Welfare spending will rise, including on providing all households with piped water and health insurance for the poor, and the finance minister extended a scheme distributing free food grains to about 800 million struggling Indians.

Modi looks set to seek a third term as premier in a general election due before May 2024.

The loudest cheers in Sitharaman's near 90-minute speech to parliament came when she announced around $4.2 billion of direct tax incentives for the middle classes -- some of the most vocal supporters of Modi and his ruling right-wing Bharatiya Janata Party.

But only about 80 million people and companies pay direct taxes in India, despite its population of 1.4 billion.

The vast majority of people earn less than the income tax threshold, and tax under-reporting remains a major issue.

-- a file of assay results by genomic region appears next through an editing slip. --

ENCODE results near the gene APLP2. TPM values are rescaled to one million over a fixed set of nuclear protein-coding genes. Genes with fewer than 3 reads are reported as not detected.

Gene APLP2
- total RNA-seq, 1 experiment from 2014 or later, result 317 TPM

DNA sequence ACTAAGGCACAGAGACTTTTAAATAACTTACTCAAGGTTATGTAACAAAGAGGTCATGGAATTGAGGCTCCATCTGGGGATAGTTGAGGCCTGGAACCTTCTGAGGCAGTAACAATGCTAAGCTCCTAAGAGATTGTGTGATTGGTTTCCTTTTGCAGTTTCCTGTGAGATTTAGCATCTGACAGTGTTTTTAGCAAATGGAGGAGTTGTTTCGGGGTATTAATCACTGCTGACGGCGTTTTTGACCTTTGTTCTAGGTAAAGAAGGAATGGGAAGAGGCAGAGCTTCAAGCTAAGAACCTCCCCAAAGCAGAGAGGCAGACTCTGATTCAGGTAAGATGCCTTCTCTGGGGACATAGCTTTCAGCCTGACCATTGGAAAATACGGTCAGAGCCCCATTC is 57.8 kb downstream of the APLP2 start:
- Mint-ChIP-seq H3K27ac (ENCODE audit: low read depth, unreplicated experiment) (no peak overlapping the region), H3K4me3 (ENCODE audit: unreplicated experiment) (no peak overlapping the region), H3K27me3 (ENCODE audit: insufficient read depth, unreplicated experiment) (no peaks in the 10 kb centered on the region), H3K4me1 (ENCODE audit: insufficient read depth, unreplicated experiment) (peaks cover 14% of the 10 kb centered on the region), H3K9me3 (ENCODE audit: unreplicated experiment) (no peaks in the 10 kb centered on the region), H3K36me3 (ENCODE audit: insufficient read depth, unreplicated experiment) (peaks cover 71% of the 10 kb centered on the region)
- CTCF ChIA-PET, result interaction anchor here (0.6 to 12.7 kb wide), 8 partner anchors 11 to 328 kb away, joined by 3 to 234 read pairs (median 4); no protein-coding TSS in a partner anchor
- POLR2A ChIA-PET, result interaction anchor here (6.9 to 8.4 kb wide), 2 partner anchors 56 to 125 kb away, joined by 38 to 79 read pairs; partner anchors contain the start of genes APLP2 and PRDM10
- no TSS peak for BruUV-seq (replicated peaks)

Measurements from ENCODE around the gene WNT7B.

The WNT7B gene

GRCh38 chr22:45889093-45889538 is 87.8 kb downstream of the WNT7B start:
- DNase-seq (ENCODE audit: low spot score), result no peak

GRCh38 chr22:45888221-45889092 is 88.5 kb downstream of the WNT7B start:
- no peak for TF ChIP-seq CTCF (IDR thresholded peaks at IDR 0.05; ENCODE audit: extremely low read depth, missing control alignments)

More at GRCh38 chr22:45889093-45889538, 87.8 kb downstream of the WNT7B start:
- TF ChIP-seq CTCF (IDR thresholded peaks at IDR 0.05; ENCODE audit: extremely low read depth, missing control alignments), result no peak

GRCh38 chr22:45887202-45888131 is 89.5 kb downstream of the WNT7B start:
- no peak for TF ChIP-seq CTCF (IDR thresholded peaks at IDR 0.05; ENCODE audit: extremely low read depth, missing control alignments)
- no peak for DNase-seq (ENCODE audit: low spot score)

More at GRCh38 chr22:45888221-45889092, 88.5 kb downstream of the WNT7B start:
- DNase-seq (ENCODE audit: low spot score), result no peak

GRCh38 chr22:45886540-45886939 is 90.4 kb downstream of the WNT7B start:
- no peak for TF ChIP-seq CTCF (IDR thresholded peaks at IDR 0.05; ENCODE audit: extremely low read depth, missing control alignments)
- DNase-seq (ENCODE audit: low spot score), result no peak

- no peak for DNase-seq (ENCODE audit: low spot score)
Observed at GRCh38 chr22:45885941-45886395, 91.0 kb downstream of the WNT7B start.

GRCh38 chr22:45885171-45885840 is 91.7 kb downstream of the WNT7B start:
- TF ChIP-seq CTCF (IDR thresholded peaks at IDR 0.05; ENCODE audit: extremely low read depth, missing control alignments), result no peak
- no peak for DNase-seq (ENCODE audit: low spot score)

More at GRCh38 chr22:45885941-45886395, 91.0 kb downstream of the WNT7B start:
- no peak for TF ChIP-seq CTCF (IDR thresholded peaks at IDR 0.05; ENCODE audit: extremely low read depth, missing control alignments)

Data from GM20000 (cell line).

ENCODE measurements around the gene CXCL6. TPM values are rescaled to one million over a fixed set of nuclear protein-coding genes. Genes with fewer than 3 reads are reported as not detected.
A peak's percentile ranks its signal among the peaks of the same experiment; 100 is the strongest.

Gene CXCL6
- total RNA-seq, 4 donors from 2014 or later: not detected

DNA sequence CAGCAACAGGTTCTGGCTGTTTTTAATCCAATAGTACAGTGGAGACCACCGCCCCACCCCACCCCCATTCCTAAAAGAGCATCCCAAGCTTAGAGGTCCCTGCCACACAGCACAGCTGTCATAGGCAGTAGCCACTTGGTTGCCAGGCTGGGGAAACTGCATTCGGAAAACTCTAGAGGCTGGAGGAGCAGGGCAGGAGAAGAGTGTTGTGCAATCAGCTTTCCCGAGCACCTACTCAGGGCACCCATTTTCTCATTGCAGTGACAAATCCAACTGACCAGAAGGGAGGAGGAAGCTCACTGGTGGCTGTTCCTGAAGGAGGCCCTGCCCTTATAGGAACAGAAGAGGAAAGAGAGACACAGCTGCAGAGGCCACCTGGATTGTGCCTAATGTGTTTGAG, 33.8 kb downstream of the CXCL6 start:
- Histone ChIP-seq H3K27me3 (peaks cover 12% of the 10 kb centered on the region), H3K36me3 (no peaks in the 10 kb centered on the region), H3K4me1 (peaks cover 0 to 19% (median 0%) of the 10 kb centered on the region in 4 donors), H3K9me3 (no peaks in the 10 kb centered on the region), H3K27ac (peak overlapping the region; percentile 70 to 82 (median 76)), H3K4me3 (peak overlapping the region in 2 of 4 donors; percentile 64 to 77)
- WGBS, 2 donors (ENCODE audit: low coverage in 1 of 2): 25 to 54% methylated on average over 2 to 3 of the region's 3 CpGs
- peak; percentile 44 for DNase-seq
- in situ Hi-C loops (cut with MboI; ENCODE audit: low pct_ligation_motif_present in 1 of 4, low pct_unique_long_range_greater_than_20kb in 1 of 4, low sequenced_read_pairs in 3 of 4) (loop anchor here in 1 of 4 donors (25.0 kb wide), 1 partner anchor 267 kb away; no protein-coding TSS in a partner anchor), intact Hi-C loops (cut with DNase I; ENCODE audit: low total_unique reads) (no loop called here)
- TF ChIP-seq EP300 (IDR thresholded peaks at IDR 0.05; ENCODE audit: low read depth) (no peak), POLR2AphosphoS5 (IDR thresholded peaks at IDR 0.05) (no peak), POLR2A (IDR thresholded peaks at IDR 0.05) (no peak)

Despite the tax cuts, Sitharaman said India's budget deficit would be reduced from 6.4 percent of GDP to 5.9 per cent.

Finance secretary TV Somanathan told newspersons the government's expectations were based on growth projections and an increased total tax take.

New Delhi's deficit and growth targets were hit after Covid-19 restrictions in 2020 but the country has since recovered to become the world's fastest-growing major economy.

The International Monetary Fund last week projected India would grow 6.1 per cent this year.